However, the processes underlying these connections are unknown (Pratt & Skelton 2018). From a policy standpoint, measures to prevent obesity would be futile if obesity was solely determined by previous obesity and socioeconomic circumstances. On the other hand, interventions are successful in reducing childhood obesity.

Similarly, therapies have proved effective in lowering prenatal weight increase and adult obesity (Chai et al., 2019). This shows that it is possible to control obesity in both children and adults with the correct therapies and that obesity is determined not only by previous obesity and social circumstances but also by more intricate family interactions.

When children experience weight and obesity problems from an early age, they are likely to carry on with the problem to adulthood. Obese children tend to dislike some foods, and focusing more on taking them is unhealthy, which develops into a difficult habit to change (Sanyaolu et al., 2019).

The availability of nutritious meals and regular exposure to them is crucial for building preferences and overcoming food hate. Evidence suggests that families who eat together consume more nutritious foods (Gray et al., 2018). Therefore, mealtime structuring is vital.

Furthermore, eating out or watching television while eating is linked to a higher fat intake. The way parents feed their children is also important. The author discovered that authoritative feeding (determining which meals are supplied, allowing the child to choose, and offering a rationale for healthy options) is linked to good food cognitions and consumption. Surprisingly, authoritarian restrictions on junk food are linked to an increased appetite for unhealthy foods and increased weight.


Children become a reflection of what their parents are and what they constantly see. Family dynamics and other environmental factors play a significant role in children’s health. Regarding obesity in children, family plays a critical role, impacting how the child develops and perceives life. Children’s habits at a young age are likely to remain the same through adulthood. Therefore, it is critical for the patent to ensure they introduce their children to better life habits to avoid nurturing weight-related issues in the future.


  • Bohnert, A. M., Loren, D. M., & Miller, A. L. (2020). Examining childhood obesity through the lens of developmental psychopathology: Framing the issues to guide best practices in research and intervention. American Psychologist75(2), 163.
  • Chai, Li Kheng, Clare Collins, Chris May, Katherine Brain, Denise Wong See, and Tracy Burrows. “Effectiveness of family-based weight management interventions for children with overweight and obesity: an umbrella review.” JBI Evidence Synthesis 17, no. 7 (2019): 1341-1427. doi: 10.11124/JBISRIR-2017-003695
  • Gray, L. A., Alava, M. H., Kelly, M. P., & Campbell, M. J. (2018). Family lifestyle dynamics and childhood obesity: evidence from the millennium cohort study. BMC Public Health18(1), 1-15.
  • Pratt, K. J., & Skelton, J. A. (2018). Family functioning and childhood obesity treatment: a family systems theory-informed approach. Academic Pediatrics18(6), 620-627.
  • Sanyaolu, A., Okorie, C., Qi, X., Locke, J., & Rehman, S. (2019). Childhood and adolescent obesity in the United States: a public health concern. Global Pediatric Health6, 2333794X19891305.
  • Williams, A. S., Ge, B., Petroski, G., Kruse, R. L., McElroy, J. A., & Koopman, R. J. (2018). Socioeconomic status and other factors associated with childhood obesity. The Journal of the American Board of Family Medicine31(4), 514-521. DOI:

Research Literature Review: Picot Question on Child Obesity Intervention Instructions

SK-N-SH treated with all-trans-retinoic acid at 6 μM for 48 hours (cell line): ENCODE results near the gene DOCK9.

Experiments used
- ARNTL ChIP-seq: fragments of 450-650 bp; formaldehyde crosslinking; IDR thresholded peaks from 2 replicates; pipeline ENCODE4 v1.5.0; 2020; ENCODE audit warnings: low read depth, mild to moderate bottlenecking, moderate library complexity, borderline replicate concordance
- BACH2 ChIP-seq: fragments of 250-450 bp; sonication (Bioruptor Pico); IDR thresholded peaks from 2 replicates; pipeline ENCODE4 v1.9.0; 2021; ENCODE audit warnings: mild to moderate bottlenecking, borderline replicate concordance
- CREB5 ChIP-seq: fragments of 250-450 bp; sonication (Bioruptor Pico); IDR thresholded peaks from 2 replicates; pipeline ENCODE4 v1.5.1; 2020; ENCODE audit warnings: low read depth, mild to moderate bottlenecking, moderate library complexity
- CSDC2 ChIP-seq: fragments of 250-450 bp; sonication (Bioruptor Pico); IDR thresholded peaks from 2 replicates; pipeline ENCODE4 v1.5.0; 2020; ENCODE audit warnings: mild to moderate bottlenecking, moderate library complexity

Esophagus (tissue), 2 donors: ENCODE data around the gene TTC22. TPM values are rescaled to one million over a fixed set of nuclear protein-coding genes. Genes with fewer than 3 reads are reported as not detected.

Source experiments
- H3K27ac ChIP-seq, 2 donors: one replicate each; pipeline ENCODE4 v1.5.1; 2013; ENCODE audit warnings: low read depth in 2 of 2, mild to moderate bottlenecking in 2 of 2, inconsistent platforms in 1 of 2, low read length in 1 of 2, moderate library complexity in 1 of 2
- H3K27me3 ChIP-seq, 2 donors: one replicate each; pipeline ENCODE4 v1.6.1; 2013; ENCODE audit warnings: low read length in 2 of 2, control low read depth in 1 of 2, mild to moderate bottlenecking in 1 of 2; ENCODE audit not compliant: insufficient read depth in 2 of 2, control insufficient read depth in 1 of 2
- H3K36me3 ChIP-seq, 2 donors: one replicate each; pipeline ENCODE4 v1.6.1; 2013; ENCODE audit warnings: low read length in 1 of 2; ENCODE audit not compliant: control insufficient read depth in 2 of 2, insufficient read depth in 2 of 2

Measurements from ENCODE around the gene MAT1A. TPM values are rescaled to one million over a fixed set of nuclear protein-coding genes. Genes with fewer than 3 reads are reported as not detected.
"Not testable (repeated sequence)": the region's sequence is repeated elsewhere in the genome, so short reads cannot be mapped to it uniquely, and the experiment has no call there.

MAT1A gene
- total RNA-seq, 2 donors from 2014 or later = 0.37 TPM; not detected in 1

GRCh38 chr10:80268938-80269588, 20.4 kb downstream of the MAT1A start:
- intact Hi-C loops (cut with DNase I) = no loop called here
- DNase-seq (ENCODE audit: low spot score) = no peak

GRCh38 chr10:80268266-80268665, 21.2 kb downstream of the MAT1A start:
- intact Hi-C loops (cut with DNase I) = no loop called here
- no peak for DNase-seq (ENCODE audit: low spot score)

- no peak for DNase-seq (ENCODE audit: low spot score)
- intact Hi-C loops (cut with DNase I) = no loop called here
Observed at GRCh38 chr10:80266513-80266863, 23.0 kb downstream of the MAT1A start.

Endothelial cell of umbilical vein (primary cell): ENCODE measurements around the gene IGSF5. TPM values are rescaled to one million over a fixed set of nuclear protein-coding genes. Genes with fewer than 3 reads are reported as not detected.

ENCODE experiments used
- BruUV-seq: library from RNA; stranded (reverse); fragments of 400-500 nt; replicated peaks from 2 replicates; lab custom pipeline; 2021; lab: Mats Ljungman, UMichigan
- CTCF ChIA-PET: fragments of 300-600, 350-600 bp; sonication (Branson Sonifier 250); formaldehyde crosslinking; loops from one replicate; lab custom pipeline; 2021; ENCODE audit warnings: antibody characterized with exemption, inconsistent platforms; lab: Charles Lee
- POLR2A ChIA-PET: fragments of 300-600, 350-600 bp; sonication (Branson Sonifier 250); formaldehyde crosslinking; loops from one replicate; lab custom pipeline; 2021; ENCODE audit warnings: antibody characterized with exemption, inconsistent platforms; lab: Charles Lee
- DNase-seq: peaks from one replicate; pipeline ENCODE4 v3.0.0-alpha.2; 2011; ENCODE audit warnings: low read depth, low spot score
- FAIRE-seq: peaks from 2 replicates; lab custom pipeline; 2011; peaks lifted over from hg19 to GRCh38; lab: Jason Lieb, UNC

Create a 3-5 page submission in which you develop a PICO(T) question for preeclampsia and evaluate the evidence you locate, which could help to answer the question. Introduction PICO(T) is an acronym that helps researchers and practitioners define aspects of a potential study or investigation. It stands for: •	P - Patient/population/problem. •	I - Intervention. •	C - Comparison (of potential interventions, typically). •	O - Outcome(s). •	T - Time frame (if time frame is relevant). The end goal of applying PICO(T) is to develop a question that can help guide the search for evidence (Boswell & Cannon, 2015). From this perspective, a PICO(T) question can be a valuable starting point for nurses who are starting to apply an evidence-based model or EBPs. By taking the time to precisely define the areas in which the nurse will be looking for evidence, searches become more efficient and effective. Essentially, by precisely defining the types of evidence within specific areas, the nurse will be more likely to discover relevant and useful evidence during their search. When applying the PICO(T) approach, the nurse can isolate the interventions of interest and compare to other existing interventions for the evidenced impact on the outcome of the concern. You are encouraged to complete the Vila Health PICO(T) Process activity before you develop the plan proposal. This activity offers an opportunity to practice working through creating a PICO(T) question within the context of an issue at a Vila Health facility. These skills will be necessary to complete Assessment 3 successfully. This is for your own practice and self-assessment and demonstrates your engagement in the course. Reference Boswell, C., & Cannon, S. (2015). Introduction to nursing research. Jones & Bartlett Learning. Professional Context As a baccalaureate-prepared nurse, you will be responsible for locating and identifying credible and scholarly resources to incorporate the best available evidence for the purposes of enhancing clinical reasoning and judgement skills. When reliable and relevant evidence-based findings are utilized, patients, health care systems, and nursing practice outcomes are positively impacted. PICO(T) is a framework that can help you structure your definition of the issue, potential approach that you are going to use, and your predictions related to the issue. Word choice is important in the PICO(T) process because different word choices for similar concepts will lead you toward different existing evidence and research studies that would help inform the development of your initial question. When writing a PICO(T)-formatted research question, you want to focus on the impact of the intervention and the comparison on the outcome you desire. Scenario For this assessment, please use a healthcare issue of interest from your current or past nursing practice. If you do not have an issue of interest from your personal nursing practice, then review the optional Case Studies presented in the resources and select one of those as the basis for your assessment. Instructions For this assessment, select a health care issue of interest and apply the PICO(T) process to develop the research question and research it. Your initial goal is to define the population, intervention, comparison, and outcome. In some cases, a time frame is relevant and you should include that as well, when writing a question you can research related to your issue of interest. After you define your question, research it, and organize your initial findings, select the two sources of evidence that seem the most relevant to your question and analyze them in more depth. Specifically, interpret each source\'s specific findings and best practices related to your issues, as well explain how the evidence would help you plan and make decisions related to your question. If you need some structure to organize your initial thoughts and research, the PICOT Question and Research Template document (accessible from the \"Create PICO(T) Questions\" page in the Capella library\'s Evidence Based Practice guide) might be helpful. In your submission, make sure you address the following grading criteria: •	Define a practice issue to be explored via a PICO(T) approach. Create a PICO(T)-formatted research question •	Identify sources of evidence that could be potentially effective in answering a PICO(T) question (databases, journals, websites, etc.). •	Explain the findings from articles or other sources of evidence as it relates to the identified health care issue. •	Explain the relevance of the findings from chosen sources of evidence to making decision related to a PICO(T) question. •	Communicate using writing that is clear, logical, and professional with correct grammar and spelling using the current APA style. •	 Additional Requirements Your assessment should meet the following requirements: •	Length of submission: Create a 3-5-page submission focused on defining a research question and interpreting evidence relevant to answering it. •	Number of references: Cite a minimum of four sources of scholarly or professional evidence that support your findings and considerations. Resources should be no more than 5 years old. •	APA formatting: Format references and citations according to the current APA style. Portfolio Prompt: Remember to save the final assessment to your ePortfolio so that you may refer to it as you complete the final capstone course. Competencies Measured By successfully completing this assessment, you will demonstrate your proficiency in the course competencies through the following assessment scoring guide criteria: •	Competency 1: Interpret findings from scholarly quantitative, qualitative, and outcomes research articles and studies. •	Explain the findings from articles or other sources of evidence that are relevant to the health care issue. •	Competency 2: Analyze the relevance and potential effectiveness of evidence when making a decision. •	Identify sources of evidence that could be potentially effective in answering a PICO(T) question. •	Explain the relevance of the findings from chosen sources of evidence to making decisions related to a PICO(T) question. •	Competency 3: Apply an evidence-based practice model to address a practice issue. •	Define a practice issue to be explored via a PICO(T) approach and develop a PICO(T)-formatted research question. •	Competency 5: Apply professional, scholarly communication strategies to lead practice changes based on evidence. •	Organize content so ideas flow logically with smooth transitions; contains few errors in grammar/punctuation, word choice, and spelling. Apply APA formatting to in-text citations and references exhibiting nearly flawless adherence to APA format.